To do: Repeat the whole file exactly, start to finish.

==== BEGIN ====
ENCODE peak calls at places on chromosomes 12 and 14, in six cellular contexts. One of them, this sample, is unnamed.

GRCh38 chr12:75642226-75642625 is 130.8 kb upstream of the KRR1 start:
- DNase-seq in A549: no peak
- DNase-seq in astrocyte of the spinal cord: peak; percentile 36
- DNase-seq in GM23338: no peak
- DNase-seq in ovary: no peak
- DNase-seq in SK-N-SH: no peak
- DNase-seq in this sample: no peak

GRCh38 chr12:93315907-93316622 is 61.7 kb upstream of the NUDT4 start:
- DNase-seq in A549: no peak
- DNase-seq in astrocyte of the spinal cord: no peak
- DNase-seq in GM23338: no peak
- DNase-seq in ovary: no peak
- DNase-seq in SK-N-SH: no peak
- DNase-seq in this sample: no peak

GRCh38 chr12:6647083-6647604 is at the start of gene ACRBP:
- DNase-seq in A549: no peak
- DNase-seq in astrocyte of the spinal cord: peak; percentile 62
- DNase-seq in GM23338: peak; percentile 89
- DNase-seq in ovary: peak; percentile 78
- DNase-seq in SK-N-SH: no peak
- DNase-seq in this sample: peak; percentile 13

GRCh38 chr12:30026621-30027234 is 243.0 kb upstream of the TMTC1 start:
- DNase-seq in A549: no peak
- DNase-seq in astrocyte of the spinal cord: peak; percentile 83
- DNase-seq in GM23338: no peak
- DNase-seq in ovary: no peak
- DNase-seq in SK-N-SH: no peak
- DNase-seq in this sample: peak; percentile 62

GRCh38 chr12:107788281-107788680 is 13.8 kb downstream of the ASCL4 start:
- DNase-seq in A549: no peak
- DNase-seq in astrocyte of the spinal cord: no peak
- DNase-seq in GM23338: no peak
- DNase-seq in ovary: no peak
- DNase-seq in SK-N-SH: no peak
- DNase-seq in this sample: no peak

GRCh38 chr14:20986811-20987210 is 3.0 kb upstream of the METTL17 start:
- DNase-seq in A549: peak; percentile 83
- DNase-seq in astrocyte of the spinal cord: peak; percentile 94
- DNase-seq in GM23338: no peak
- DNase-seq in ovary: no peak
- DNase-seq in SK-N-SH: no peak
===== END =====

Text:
ENCODE peak calls at places on chromosomes 12 and 14, in six cellular contexts. One of them, this sample, is unnamed.

GRCh38 chr12:75642226-75642625 is 130.8 kb upstream of the KRR1 start:
- DNase-seq in A549: no peak
- DNase-seq in astrocyte of the spinal cord: peak; percentile 36
- DNase-seq in GM23338: no peak
- DNase-seq in ovary: no peak
- DNase-seq in SK-N-SH: no peak
- DNase-seq in this sample: no peak

GRCh38 chr12:93315907-93316622 is 61.7 kb upstream of the NUDT4 start:
- DNase-seq in A549: no peak
- DNase-seq in astrocyte of the spinal cord: no peak
- DNase-seq in GM23338: no peak
- DNase-seq in ovary: no peak
- DNase-seq in SK-N-SH: no peak
- DNase-seq in this sample: no peak

GRCh38 chr12:6647083-6647604 is at the start of gene ACRBP:
- DNase-seq in A549: no peak
- DNase-seq in astrocyte of the spinal cord: peak; percentile 62
- DNase-seq in GM23338: peak; percentile 89
- DNase-seq in ovary: peak; percentile 78
- DNase-seq in SK-N-SH: no peak
- DNase-seq in this sample: peak; percentile 13

GRCh38 chr12:30026621-30027234 is 243.0 kb upstream of the TMTC1 start:
- DNase-seq in A549: no peak
- DNase-seq in astrocyte of the spinal cord: peak; percentile 83
- DNase-seq in GM23338: no peak
- DNase-seq in ovary: no peak
- DNase-seq in SK-N-SH: no peak
- DNase-seq in this sample: peak; percentile 62

GRCh38 chr12:107788281-107788680 is 13.8 kb downstream of the ASCL4 start:
- DNase-seq in A549: no peak
- DNase-seq in astrocyte of the spinal cord: no peak
- DNase-seq in GM23338: no peak
- DNase-seq in ovary: no peak
- DNase-seq in SK-N-SH: no peak
- DNase-seq in this sample: no peak

GRCh38 chr14:20986811-20987210 is 3.0 kb upstream of the METTL17 start:
- DNase-seq in A549: peak; percentile 83
- DNase-seq in astrocyte of the spinal cord: peak; percentile 94
- DNase-seq in GM23338: no peak
- DNase-seq in ovary: no peak
- DNase-seq in SK-N-SH: no peak